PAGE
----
Risk of third malignancies and death after a second malignancy in retinoblastoma survivors
Retinoblastoma patients have a strongly increased risk of second malignancies, and survivors with a third or subsequent malignancy are increasingly observed. However, it has not been examined whether survivors who developed a second malignancy have a greater risk of a subsequent malignancy. On the basis of the Dutch retinoblastoma registry, the risk of a third malignancy was compared with cancer risk in the Dutch population. Cox model analysis with a time-dependent covariate was used to compare the subsequent malignancy risk and survival among patients with and without a second malignancy. Risk of a third malignancy was increased 8-fold compared with the general population. The hazard ratio (HR) of a third malignancy after a second malignancy was more than 7-fold increased compared to the risk of a second malignancy after retinoblastoma. Radiotherapy increased the risk 3-fold. A third malignancy was associated with worse survival compared with survival of patients only diagnosed with a second malignancy (HR=5.0). Survivors of retinoblastoma who already developed a second primary malignancy have an even higher risk of subsequent primary malignancies than retinoblastoma survivors without a second malignancy. Treating physicians and patients should be aware of this higher risk.
Available from: Paolo Galluzzi
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ABSTRACT: Retinoblastoma is the most common intraocular tumor in children. The diagnosis is usually established by the ophthalmologist on the basis of fundoscopy and US. Together with US, high-resolution MRI has emerged as an important imaging modality for pretreatment assessment, i.e. for diagnostic confirmation, detection of local tumor extent, detection of associated developmental malformation of the brain and detection of associated intracranial primitive neuroectodermal tumor (trilateral retinoblastoma). Minimum requirements for pretreatment diagnostic evaluation of retinoblastoma or mimicking lesions are presented, based on consensus among members of the European Retinoblastoma Imaging Collaboration (ERIC). The most appropriate techniques for imaging in a child with leukocoria are reviewed. CT is no longer recommended. Implementation of a standardized MRI protocol for retinoblastoma in clinical practice may benefit children worldwide, especially those with hereditary retinoblastoma, since a decreased use of CT reduces the exposure to ionizing radiation.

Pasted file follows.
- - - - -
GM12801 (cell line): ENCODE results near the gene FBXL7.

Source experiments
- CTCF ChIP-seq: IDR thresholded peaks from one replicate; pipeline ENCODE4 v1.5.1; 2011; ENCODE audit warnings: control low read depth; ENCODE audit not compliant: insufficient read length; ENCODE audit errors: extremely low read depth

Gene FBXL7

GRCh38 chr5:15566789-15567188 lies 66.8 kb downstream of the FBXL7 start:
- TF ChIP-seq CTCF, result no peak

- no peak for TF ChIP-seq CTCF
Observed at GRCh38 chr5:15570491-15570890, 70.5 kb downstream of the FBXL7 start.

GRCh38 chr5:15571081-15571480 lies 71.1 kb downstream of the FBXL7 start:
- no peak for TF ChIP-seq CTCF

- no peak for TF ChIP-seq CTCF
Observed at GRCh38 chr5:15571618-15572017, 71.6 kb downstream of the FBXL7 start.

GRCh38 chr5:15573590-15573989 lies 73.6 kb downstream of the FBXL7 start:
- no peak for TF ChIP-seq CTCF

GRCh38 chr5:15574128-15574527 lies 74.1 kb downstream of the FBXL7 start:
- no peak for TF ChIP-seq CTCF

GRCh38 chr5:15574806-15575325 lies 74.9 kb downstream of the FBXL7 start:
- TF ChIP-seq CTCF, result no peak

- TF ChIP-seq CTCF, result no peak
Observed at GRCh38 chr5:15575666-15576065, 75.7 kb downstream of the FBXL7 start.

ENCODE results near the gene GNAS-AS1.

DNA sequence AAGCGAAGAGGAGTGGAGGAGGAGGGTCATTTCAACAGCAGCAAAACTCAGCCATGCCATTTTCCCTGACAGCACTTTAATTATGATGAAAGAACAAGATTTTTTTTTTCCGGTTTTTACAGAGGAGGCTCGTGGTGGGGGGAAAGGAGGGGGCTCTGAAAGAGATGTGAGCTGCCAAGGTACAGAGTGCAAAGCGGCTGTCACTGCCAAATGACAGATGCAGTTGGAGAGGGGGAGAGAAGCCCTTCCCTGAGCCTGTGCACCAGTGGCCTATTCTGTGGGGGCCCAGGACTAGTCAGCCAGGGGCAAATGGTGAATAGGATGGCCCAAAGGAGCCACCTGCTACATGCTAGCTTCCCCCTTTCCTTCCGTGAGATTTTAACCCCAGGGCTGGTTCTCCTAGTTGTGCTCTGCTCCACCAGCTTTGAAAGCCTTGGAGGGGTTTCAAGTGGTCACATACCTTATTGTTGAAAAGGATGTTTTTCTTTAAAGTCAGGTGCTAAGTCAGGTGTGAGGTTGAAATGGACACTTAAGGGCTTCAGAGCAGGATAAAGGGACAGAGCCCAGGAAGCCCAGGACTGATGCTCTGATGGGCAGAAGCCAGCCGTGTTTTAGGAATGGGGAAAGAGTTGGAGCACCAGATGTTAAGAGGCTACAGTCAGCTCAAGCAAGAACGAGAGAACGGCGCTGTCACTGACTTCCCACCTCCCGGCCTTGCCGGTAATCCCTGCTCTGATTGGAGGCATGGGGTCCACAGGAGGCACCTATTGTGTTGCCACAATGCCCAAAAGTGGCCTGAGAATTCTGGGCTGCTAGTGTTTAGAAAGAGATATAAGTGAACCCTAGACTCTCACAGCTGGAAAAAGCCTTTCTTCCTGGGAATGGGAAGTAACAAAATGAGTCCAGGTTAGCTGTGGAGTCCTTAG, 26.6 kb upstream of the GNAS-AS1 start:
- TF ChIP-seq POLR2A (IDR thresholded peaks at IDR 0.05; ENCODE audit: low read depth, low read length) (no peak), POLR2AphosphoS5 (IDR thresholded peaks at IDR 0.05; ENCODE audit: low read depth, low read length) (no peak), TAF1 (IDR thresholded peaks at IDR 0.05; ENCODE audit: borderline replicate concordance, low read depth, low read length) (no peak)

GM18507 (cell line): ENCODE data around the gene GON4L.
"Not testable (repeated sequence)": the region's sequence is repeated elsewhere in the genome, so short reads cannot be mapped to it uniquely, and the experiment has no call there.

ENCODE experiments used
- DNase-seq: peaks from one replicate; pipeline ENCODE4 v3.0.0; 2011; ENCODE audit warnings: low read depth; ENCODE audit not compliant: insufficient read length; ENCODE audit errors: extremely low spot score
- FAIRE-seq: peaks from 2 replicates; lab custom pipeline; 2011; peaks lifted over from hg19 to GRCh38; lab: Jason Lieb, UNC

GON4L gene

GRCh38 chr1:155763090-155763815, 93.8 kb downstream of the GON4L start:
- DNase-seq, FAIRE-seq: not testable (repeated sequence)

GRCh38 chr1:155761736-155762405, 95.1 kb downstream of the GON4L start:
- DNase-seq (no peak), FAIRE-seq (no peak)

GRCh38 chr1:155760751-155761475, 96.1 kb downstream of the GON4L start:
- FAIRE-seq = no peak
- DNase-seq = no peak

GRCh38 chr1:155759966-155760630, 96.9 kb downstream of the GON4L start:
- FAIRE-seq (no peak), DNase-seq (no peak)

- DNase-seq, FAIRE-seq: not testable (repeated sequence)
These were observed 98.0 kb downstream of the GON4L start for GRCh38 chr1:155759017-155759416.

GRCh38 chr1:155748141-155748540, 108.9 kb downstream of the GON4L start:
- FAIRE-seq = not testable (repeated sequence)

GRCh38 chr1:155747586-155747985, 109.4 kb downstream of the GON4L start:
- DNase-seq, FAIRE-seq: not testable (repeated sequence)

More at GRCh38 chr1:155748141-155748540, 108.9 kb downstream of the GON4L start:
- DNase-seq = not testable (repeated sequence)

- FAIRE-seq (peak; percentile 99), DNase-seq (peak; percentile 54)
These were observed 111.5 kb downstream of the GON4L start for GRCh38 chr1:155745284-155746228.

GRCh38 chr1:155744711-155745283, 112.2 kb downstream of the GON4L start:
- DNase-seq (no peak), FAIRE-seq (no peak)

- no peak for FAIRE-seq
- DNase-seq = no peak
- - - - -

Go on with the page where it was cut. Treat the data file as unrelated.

Available from: Mark P Little
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ABSTRACT: To evaluate the risk of second cancer (SC) in long-term survivors of retinoblastoma (Rb) according to classification of germline mutation, based on family history of Rb and laterality.
We assembled a cohort of 1,852 1-year survivors of Rb (bilateral, n = 1,036; unilateral, n = 816). SCs were ascertained by medical records and self-reports and confirmed by pathology reports. Classification of RB1 germline mutation, inherited or de novo, was inferred by laterality of Rb and positive family history of Rb. Standardized incidence ratios and cumulative incidence for all SCs combined and for soft tissue sarcomas, bone cancers, and melanoma were calculated. The influence of host- and therapy-related risk factors for SC was assessed by Poisson regression for bilateral survivors.
We observed a relative risk (RR) of 1.37 (95% CI, 1.00 to 1.86) for SCs in bilateral survivors associated with a family history of Rb, adjusted for treatment, age, and length of follow-up. The risk for melanoma was significantly elevated for survivors with a family history of Rb (RR, 3.08; 95% CI, 1.23 to 7.16), but risks for bone or soft tissue sarcomas were not elevated. The cumulative incidence of SCs 50 years after diagnosis of bilateral Rb, with adjustment for competing risk of death, was significantly higher for survivors with a family history (47%; 95% CI, 35% to 59%) than survivors without a family history (38%; 95% CI, 32% to 44%; P = .004).
Rb survivors with bilateral disease and an inherited germline mutation are at slightly higher risk of an SC compared with those with a de novo germline mutation, in particular melanoma, perhaps because of shared genetic alterations.
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